• This drug is available as a single agent and in coformulation with TDF and emtricitabine (Complera), with TAF and emtricitabine (Odefsey), and with dolutegravir (Juluca). It is dependent on low gastric pH for absorption and should not be coadministered with proton-pump inhibitors. Rilpivirine can be coadministered with a once-daily H2 receptor antagonist (H2RA) (eg, famotidine) if the H2RA is taken 12 hours before or 4 hours after rilpivirine. Antacids should be taken at least 2 hours before or at least 4 hours after rilpivirine.

  3. Doravirine

    • Doravirine is a CYP3A4 substrate; therefore, its metabolism can be affected by CYP3A4 inducers or inhibitors.

    • Anticonvulsants: Levetiracetam can be given with doravirine. Oxcarbazepine, phenytoin, phenobarbital, and carbamazepine induce doravirine metabolism and should be avoided; also, doravirine cannot be started until 4 weeks after discontinuation of these anticonvulsants.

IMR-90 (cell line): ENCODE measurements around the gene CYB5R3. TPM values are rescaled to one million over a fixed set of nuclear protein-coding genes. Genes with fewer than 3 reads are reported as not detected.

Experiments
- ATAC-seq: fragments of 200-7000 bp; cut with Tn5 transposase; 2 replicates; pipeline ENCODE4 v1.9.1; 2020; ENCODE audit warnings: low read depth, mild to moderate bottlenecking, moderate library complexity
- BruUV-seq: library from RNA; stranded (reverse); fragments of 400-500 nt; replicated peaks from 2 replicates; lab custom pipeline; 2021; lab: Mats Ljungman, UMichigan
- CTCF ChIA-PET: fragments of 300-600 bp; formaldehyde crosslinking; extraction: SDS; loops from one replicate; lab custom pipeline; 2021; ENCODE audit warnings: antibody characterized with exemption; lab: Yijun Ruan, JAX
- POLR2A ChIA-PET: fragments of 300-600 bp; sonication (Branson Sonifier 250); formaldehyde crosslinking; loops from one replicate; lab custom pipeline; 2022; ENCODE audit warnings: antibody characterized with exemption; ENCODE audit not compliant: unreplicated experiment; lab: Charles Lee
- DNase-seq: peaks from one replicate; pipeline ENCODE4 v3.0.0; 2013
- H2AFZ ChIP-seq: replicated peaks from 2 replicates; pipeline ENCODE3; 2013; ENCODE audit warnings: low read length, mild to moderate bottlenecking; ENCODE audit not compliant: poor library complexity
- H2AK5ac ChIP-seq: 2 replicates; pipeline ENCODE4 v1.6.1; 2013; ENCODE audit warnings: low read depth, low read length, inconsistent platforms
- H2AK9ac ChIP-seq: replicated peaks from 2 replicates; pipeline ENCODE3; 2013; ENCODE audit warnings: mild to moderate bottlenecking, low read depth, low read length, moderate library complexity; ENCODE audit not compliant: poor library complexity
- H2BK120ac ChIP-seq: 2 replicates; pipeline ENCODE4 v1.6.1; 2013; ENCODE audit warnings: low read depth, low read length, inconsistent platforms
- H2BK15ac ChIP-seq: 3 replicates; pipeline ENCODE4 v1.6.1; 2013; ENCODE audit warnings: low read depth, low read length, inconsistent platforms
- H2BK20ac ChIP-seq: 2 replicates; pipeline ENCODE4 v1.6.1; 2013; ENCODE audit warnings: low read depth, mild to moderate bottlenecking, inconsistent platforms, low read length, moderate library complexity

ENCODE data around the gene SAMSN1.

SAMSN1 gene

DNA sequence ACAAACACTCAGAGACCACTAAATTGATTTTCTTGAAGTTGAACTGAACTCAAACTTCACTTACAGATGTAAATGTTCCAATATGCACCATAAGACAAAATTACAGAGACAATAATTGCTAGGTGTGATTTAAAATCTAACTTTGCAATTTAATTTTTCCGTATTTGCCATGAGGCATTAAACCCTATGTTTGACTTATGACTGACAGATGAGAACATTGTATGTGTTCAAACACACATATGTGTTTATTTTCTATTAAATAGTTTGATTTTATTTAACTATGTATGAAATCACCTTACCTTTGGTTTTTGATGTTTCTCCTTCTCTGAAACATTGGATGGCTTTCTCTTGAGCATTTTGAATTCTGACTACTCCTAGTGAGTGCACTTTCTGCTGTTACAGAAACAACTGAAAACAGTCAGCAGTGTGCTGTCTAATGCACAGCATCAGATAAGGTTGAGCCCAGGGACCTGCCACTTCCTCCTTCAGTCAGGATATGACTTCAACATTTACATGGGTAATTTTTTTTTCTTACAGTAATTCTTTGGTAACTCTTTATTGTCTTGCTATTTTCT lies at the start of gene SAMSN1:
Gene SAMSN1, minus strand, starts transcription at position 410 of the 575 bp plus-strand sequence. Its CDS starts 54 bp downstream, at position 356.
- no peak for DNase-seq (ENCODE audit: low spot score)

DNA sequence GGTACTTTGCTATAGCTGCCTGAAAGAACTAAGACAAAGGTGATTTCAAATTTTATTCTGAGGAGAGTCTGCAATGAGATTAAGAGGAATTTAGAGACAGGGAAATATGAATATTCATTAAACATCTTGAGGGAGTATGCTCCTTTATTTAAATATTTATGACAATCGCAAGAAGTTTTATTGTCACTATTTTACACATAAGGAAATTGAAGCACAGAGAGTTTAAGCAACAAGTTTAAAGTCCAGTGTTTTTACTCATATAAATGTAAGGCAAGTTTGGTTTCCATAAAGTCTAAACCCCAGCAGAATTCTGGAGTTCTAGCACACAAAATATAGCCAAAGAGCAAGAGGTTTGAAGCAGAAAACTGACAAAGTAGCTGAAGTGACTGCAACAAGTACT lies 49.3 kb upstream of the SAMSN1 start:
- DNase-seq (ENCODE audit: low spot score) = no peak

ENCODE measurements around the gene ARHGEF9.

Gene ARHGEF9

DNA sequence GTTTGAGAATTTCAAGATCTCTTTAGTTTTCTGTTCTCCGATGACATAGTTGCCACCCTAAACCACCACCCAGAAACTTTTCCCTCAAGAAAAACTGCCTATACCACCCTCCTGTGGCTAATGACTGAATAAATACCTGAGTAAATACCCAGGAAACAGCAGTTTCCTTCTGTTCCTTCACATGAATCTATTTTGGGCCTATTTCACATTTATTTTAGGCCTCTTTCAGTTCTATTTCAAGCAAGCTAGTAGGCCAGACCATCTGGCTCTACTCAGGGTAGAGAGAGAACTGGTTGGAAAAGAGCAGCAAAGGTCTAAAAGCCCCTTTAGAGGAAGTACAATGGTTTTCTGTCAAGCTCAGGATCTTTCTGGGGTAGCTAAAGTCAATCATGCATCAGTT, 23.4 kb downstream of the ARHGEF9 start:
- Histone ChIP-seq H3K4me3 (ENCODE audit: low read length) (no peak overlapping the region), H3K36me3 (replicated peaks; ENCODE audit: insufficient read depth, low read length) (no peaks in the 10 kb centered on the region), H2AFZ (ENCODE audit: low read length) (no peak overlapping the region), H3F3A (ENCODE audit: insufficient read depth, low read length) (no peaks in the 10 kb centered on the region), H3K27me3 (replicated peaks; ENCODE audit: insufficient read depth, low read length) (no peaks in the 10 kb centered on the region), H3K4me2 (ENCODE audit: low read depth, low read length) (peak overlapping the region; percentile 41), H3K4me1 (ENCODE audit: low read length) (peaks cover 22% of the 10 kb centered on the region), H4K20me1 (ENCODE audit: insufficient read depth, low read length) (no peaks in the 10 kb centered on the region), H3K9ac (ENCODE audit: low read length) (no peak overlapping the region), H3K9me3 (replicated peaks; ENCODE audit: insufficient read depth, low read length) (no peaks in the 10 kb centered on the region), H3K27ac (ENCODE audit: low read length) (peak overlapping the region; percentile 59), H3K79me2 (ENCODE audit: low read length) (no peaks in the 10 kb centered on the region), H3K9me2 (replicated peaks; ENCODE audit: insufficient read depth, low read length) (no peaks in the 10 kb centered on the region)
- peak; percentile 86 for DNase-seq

• Miscellaneous CYP3A4 inducers (enzalutamide, mitotane, St. John's wort): Coadministration should be avoided; wait 4 weeks after discontinuation of these before starting doravirine.

    • Strong CYP3A4 inhibitors: These will increase doravirine levels. However, there have been no reports of increased rates of adverse events, and coadministration is considered safe.

Rifamycins: Rifampin, Rifabutin, and Rifapentine

See section on Treatment of Tuberculosis and Latent Tuberculous Infection.


  1. Ritonavir and cobicistat

    These boosting agents can interfere with hepatic metabolism of warfarin and increase prothrombin time and the international normalized ratio (INR). Patients who take both warfarin and a boosting agent (ie, ritonavir or cobicistat) should have close monitoring of the INR until the INR has stabilized.

  2. Elvitegravir

    Elvitegravir induces CYP2C9 and cobicistat inhibits CYP3A. These competing effects make it difficult to predict warfarin levels, and close monitoring of the INR is required when starting this combination.

  3. Efavirenz and other NNRTIs can increase warfarin metabolism; thus, patients on this combination should have close monitoring of the INR until the INR is stable.

Direct-Acting Antiviral Agents for Hepatitis C Virus Infection